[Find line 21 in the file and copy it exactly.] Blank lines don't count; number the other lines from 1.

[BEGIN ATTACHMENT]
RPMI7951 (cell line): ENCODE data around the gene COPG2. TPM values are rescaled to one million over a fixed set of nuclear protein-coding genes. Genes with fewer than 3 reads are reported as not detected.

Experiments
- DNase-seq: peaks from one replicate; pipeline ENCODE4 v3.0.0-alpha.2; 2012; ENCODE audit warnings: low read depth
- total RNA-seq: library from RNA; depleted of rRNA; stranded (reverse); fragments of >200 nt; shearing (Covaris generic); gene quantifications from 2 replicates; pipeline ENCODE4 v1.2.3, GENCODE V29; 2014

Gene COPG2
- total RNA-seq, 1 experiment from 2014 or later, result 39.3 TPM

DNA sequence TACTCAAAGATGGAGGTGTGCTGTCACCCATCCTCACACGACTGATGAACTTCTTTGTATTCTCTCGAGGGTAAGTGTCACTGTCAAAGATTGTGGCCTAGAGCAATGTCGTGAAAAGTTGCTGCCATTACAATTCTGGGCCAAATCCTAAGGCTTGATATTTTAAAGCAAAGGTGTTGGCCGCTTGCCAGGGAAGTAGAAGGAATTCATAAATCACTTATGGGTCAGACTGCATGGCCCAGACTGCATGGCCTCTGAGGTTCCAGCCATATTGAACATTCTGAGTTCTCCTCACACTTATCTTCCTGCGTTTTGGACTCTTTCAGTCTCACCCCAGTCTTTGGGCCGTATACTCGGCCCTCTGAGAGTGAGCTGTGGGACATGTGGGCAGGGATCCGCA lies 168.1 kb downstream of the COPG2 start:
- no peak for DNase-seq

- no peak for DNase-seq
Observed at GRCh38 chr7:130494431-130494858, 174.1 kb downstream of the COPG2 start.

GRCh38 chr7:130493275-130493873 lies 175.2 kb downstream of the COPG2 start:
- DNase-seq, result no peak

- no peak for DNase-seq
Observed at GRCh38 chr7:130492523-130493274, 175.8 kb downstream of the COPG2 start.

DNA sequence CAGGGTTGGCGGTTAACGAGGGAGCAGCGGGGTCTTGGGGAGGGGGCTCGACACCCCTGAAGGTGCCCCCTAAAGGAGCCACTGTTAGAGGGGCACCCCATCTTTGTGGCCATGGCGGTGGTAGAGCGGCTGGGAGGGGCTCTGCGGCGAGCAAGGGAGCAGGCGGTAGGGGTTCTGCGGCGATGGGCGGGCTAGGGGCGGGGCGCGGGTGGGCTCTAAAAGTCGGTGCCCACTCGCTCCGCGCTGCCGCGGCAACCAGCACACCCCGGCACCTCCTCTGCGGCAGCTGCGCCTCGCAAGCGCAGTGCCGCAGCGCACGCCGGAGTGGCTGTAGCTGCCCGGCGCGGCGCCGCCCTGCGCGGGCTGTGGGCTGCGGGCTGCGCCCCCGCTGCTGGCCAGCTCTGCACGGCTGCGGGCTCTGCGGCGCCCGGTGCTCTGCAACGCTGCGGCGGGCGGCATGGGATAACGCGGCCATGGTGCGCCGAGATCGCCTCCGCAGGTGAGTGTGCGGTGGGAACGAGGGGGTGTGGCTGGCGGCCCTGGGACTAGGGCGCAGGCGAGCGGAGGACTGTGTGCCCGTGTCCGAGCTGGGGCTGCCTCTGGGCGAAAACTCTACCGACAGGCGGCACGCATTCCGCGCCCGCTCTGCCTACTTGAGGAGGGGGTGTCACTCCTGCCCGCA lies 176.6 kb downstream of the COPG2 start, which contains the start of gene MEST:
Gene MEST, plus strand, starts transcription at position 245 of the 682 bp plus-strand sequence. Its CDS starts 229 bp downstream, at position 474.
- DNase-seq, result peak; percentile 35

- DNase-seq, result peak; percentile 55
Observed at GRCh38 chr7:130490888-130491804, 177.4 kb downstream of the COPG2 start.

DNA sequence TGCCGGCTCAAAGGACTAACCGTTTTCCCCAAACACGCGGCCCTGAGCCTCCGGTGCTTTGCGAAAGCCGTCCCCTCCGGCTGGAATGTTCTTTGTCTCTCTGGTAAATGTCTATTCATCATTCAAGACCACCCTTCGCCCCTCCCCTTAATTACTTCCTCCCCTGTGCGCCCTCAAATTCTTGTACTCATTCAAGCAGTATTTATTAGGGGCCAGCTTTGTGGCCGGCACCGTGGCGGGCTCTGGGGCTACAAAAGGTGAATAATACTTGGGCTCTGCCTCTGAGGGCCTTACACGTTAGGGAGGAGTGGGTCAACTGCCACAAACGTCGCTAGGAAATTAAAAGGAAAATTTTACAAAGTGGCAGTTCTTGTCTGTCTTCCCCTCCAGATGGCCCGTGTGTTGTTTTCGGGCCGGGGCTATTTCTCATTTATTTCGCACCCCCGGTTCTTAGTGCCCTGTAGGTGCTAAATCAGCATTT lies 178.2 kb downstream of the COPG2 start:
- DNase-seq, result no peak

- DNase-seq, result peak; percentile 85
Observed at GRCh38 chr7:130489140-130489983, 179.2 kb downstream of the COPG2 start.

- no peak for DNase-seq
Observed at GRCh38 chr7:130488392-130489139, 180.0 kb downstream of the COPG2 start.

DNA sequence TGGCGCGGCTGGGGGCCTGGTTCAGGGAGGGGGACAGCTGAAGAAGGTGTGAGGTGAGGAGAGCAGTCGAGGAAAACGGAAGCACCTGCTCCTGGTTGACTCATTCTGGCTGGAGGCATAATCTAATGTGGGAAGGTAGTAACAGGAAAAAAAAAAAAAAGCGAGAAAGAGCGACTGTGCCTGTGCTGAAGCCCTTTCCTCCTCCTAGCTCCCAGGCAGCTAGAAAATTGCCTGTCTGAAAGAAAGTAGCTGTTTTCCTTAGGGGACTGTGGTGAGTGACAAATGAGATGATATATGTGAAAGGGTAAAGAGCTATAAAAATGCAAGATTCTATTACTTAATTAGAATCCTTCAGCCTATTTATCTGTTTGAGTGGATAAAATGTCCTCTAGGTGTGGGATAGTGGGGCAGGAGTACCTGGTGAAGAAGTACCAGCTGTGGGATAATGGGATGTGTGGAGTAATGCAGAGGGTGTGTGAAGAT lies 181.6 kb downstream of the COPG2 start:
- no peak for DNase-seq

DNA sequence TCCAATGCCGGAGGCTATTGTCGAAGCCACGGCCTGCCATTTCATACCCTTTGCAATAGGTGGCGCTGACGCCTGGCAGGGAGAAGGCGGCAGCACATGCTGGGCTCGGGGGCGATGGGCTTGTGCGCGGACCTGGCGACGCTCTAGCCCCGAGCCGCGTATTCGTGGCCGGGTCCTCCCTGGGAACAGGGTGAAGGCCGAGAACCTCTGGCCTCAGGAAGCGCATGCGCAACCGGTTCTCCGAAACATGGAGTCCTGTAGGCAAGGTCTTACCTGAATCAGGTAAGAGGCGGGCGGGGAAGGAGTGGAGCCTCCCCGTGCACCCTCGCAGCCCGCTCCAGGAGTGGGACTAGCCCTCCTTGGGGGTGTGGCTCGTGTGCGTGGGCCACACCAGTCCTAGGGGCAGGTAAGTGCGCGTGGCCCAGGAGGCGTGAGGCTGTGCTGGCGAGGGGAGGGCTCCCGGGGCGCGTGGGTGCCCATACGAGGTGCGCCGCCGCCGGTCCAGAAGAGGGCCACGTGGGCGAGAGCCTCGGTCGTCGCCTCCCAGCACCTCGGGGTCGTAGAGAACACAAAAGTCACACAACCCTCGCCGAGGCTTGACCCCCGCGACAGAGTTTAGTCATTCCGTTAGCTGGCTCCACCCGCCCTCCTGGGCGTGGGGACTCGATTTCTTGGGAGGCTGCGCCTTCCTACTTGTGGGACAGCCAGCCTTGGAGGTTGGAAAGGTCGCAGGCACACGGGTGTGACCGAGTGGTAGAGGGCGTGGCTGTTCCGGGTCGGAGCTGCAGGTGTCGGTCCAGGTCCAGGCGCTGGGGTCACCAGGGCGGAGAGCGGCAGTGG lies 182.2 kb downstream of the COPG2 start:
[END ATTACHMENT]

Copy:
- DNase-seq, result no peak